The purpose of becoming stones is the building and the goal of the building work is that God’s glory might be known. Ephesians speaks much about building and 3:21 says, “To Him be the glory in the church and in Christ Jesus unto all the generations forever and ever.” Glory to God forever is New Jerusalem “having the glory of God.”

——
* music (composer unknown), words by Witness Lee

God’s NT Building is Living and Spiritual (6)

New JerusalemMultiple chapters in the New Testament, in recent posts, show that God’s New Testament building comes forth through the growth of His divine life in us.

God’s NT building is spiritual, not physical. This principle applies through the entire NT to New Jerusalem.

Ephesians 3:16-17a speaks of us being strengthened into our inner man “that Christ may make His home in your hearts through faith.” The first outcome of this is that we are “rooted and grounded in love” (v. 3:17b).

Rooting brings in the life supply for our growth in life. What is the grounding for? The parallel verse, Colossians 2:6-7a, says, “As therefore you have received the Christ, Jesus the Lord, walk in Him, having been rooted and being built up in Him.” Being grounded in love is for building up which comes out of the life supply through our Christian roots.

The end result of our being rooted and grounded in Christ is God’s building, His dwelling place, composed of all the believers “filled unto all the fullness of God” (Eph. 3:19). Through this filling “To Him [God] be the glory in the church and in Christ Jesus unto all the generations forever and ever. Amen.”

By the divine life growing in us and building us together, there is glory be God today! And more glory to God in New Jerusalem forever and ever! (Eph. 3:21).

New Jerusalem: to God be the Glory Forever

The Lord Jesus declares, “I am the Alpha and the Omega*, the First and the Last, the Beginning and the End.” (Rev. 22:13) Nothing is before Him and nothing comes after Him.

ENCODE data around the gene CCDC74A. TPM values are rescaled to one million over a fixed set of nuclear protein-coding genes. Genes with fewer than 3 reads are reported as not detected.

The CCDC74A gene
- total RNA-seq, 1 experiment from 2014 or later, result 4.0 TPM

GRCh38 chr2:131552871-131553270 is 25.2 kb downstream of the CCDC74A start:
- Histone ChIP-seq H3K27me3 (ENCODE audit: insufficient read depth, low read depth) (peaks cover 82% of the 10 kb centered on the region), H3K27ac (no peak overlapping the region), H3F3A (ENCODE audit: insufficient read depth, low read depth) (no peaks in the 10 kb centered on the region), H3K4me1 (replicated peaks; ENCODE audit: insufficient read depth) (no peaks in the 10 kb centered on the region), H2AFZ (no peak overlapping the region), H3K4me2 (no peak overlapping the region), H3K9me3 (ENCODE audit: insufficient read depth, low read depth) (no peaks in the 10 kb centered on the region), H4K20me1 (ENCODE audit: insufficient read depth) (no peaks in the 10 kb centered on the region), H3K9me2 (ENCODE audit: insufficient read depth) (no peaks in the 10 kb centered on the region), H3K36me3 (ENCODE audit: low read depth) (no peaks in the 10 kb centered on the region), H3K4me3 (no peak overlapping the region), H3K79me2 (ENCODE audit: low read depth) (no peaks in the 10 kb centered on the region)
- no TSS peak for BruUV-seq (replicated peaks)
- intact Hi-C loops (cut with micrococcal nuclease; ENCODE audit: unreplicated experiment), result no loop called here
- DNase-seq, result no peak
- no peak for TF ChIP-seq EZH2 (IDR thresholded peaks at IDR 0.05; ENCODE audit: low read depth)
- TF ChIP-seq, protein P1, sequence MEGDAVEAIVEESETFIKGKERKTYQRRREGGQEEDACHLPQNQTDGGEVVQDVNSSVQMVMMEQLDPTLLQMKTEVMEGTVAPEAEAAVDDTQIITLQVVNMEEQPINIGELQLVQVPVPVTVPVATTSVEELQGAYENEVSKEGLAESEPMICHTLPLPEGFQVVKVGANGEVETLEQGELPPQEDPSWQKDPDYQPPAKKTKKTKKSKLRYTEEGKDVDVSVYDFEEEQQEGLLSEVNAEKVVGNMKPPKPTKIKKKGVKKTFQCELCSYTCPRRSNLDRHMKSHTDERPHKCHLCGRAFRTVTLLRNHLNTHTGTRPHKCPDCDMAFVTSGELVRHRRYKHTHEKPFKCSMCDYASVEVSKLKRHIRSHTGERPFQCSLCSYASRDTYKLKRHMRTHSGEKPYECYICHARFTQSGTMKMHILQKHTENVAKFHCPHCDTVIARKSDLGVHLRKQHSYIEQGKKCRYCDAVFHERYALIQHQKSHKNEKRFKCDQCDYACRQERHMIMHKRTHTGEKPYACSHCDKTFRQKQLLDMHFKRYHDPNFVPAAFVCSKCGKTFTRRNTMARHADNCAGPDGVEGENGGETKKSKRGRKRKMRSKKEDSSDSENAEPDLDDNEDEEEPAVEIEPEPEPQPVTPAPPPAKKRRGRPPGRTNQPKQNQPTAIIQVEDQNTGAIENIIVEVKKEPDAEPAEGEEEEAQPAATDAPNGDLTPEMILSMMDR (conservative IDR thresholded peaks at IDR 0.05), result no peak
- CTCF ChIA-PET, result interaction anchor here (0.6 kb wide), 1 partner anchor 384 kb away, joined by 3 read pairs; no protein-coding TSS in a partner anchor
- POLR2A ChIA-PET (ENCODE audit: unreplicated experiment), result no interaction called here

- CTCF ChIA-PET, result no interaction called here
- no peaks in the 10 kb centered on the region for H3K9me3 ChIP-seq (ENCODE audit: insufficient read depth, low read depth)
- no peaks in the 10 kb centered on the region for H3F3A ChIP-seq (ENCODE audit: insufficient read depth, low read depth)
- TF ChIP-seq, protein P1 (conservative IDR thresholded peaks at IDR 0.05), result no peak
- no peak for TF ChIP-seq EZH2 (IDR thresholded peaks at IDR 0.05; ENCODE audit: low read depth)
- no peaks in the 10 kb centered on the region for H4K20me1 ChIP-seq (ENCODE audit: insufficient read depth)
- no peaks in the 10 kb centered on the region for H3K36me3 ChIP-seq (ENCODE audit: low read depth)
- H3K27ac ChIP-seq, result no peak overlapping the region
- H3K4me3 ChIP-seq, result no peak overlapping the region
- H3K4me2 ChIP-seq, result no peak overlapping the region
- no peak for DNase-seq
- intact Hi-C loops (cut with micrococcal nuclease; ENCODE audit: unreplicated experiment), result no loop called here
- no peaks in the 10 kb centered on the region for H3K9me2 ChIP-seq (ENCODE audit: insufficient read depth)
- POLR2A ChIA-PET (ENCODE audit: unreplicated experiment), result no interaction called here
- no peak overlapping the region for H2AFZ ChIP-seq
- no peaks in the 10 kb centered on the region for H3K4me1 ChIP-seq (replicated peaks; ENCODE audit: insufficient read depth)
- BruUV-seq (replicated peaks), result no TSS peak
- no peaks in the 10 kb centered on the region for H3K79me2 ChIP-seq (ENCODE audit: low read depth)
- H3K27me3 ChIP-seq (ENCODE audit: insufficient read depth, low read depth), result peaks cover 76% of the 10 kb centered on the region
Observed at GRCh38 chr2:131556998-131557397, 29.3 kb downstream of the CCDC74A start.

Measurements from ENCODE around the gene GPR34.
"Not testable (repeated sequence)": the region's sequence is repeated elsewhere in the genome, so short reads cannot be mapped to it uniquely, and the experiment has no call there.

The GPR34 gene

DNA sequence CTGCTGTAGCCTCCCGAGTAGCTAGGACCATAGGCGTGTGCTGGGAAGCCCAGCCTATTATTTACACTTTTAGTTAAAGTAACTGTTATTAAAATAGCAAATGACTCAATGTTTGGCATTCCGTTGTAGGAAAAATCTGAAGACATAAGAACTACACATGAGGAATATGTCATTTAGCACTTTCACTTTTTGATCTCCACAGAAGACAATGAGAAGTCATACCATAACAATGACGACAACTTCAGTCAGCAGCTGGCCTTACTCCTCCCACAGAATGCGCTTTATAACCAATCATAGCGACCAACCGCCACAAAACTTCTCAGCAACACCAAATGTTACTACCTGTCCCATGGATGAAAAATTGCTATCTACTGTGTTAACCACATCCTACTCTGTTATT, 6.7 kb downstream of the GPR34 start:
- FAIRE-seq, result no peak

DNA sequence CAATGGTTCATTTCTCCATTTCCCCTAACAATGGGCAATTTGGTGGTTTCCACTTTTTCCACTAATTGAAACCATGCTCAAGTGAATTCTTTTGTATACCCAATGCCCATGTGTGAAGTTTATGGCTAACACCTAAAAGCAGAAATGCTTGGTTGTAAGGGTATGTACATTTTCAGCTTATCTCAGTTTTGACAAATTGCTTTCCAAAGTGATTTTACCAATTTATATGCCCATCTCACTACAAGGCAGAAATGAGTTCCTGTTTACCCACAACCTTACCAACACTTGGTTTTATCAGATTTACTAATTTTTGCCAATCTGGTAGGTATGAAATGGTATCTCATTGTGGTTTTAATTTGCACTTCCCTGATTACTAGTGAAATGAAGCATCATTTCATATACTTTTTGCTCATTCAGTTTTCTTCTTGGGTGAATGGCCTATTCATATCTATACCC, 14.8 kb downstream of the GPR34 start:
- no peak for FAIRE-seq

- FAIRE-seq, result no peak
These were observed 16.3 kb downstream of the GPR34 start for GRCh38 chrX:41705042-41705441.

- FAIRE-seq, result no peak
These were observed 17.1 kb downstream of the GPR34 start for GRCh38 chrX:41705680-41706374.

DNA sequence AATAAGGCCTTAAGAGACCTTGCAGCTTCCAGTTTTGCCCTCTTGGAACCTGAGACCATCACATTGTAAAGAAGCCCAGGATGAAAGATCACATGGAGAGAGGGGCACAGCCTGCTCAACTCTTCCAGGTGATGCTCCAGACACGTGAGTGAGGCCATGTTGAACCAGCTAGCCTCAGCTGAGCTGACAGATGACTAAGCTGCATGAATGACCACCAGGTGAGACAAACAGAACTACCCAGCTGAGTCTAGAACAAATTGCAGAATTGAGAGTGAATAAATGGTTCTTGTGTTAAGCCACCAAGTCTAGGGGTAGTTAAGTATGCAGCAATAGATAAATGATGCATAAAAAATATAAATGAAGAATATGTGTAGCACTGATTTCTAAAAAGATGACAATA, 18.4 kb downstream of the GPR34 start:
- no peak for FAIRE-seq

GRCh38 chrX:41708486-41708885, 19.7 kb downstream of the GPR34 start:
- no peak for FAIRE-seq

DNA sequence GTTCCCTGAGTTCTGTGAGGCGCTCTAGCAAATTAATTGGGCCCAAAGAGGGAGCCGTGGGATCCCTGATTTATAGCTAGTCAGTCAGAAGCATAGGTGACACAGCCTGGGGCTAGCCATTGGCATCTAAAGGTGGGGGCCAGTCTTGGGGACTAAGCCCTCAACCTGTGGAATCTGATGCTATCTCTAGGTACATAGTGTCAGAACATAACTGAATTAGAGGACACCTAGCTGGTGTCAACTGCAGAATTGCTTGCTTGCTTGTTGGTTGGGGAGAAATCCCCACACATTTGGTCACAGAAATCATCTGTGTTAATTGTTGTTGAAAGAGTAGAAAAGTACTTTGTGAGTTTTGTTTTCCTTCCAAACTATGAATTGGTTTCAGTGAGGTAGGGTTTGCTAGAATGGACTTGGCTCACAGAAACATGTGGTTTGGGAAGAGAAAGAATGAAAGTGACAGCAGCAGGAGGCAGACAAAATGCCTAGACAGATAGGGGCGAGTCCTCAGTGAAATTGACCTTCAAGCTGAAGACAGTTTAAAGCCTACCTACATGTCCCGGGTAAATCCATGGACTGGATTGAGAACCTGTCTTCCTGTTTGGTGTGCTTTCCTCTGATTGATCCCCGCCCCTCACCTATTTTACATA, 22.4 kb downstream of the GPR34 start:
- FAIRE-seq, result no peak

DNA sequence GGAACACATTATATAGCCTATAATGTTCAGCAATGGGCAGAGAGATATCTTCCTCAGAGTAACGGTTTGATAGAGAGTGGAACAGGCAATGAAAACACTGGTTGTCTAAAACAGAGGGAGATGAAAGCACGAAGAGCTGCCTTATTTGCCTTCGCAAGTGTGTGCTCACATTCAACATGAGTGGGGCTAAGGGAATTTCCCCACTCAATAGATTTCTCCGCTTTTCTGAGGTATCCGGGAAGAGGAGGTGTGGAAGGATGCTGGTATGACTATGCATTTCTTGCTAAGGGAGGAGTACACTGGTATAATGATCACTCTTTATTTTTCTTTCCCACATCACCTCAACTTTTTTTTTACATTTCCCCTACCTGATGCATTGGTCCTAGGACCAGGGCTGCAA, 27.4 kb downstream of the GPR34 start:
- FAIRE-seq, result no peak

The Lord is the creator of everything. The Lord is also the goal of everything.
“In Him all things were created, in the heavens and on the earth, the visible and the invisible, whether thrones or lordships or rulers or authorities; all things have been created through Him and unto Him.” (Col. 1:16).
Out from Him and through Him and to Him are all things. To Him be the glory forever. Amen.” (Rom. 11:36).

New JerusalemNew Jerusalem is “out from Him.” It is “the city which has the foundations, whose Architect and Builder is God.” (Heb. 11:10) We were brought to New Jerusalem based on His redemption and by the impartation of His life into us in resurrection.

New Jerusalem is “unto Him” as His bride, His wife. The goal of all the preparation work, the goal of our growth, transformation, and glorification in the divine life, is to be unto Him and with Him for eternity! “To Him be the glory forever.”

Photo courtesy of pixabay.com.

* The first and last letters of the Greek alphabet.

Christ Loves the Church & New Jerusalem, 4

Here is the last verse of a song about Christ’s love for His wife, initially the church and eternally New Jerusalem. This part of the song begins with resurrection. Both the church and New Jerusalem are in resurrection because they exist solely in and with the resurrection life of Christ.

New Jerusalem“She beholds her Bridegroom…” This is like Hebrews 12:1-2, let us “run with endurance the race which is set before us, looking away unto Jesus, the Author and Perfecter of our faith.” He is both the Initiator and the Completer. We are not capable of becoming the glorious church and city, but He will complete this process in us. Thank Him.

“His glory floods her heart.” This is happening today. In 2 Corinthians 3 we turn our hearts to the Lord and “we all with unveiled face, beholding and reflecting like a mirror the glory of the Lord, are being transformed into the same image from glory to glory, even as from the Lord Spirit” (v. 18).

His open appearing in glory will be at His second coming: “they will see the Son of Man coming in a cloud with power and great glory” (Luke 21:27). But His spiritual appearing is available to us now as we turn our hearts and look away to Him.

Eventually His bride will be raptured and then come down out of heaven, “the bride, the wife of the Lamb….the holy city, Jerusalem, coming down out of heaven from God, having the glory of God” (Rev. 21:9-11).

 

Joy, Praise, Victory, Eternal Marriage, Glory

This third post concludes our review of a song of praises based on Revelation 12–22 concerning the kingdom of God, the defeat of Satan, the marriage of the Lamb, and New Jerusalem. In the eleventh verse of the song we sing:
_Now behold the greatest wonder—New Jerusalem descend!
_She’s the Bride, prepared, adorned for Christ—of all God’s work, the end!